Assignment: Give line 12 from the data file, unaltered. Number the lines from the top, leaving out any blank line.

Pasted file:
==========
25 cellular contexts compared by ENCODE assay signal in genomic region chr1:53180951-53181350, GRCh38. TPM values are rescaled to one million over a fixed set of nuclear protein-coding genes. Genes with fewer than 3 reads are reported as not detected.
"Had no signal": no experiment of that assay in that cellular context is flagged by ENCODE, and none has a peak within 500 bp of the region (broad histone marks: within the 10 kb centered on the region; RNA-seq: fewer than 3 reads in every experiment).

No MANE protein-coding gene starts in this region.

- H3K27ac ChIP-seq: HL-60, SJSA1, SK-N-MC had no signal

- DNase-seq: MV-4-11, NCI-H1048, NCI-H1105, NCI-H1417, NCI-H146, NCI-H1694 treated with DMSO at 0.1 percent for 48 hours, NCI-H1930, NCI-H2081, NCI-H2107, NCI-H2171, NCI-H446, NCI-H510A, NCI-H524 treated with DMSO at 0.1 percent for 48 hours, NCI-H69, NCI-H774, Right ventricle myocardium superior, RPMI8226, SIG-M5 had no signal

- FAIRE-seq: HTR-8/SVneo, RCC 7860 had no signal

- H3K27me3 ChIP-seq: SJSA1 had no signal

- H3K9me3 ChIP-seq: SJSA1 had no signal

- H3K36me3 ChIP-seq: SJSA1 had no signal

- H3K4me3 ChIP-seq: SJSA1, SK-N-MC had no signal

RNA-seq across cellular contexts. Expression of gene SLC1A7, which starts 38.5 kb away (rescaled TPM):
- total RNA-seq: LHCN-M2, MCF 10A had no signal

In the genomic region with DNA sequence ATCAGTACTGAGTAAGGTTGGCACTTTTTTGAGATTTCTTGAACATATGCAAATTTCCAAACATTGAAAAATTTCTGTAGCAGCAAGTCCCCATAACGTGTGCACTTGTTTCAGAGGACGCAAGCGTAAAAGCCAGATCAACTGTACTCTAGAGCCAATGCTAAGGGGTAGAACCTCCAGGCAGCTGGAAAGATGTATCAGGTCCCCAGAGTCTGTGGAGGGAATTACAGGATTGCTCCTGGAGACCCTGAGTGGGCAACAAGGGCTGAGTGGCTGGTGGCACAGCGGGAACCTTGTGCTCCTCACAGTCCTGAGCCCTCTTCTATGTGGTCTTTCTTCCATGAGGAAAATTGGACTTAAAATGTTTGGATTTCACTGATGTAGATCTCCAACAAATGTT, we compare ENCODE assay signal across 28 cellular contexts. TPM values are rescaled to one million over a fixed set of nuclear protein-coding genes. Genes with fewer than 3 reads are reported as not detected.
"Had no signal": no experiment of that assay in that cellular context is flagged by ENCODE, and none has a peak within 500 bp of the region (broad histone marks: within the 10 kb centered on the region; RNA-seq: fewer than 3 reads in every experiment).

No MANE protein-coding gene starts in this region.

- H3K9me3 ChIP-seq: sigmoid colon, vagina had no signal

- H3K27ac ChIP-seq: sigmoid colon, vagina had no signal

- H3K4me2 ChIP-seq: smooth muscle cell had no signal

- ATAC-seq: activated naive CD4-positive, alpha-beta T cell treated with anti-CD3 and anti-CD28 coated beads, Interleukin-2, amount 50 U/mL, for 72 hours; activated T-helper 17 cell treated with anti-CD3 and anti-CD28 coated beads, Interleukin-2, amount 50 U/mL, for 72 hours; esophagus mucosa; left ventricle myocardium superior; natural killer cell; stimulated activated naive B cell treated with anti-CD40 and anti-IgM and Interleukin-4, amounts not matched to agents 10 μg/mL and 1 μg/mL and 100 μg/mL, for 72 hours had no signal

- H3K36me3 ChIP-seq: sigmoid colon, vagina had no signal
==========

- total RNA-seq: LHCN-M2, MCF 10A had no signal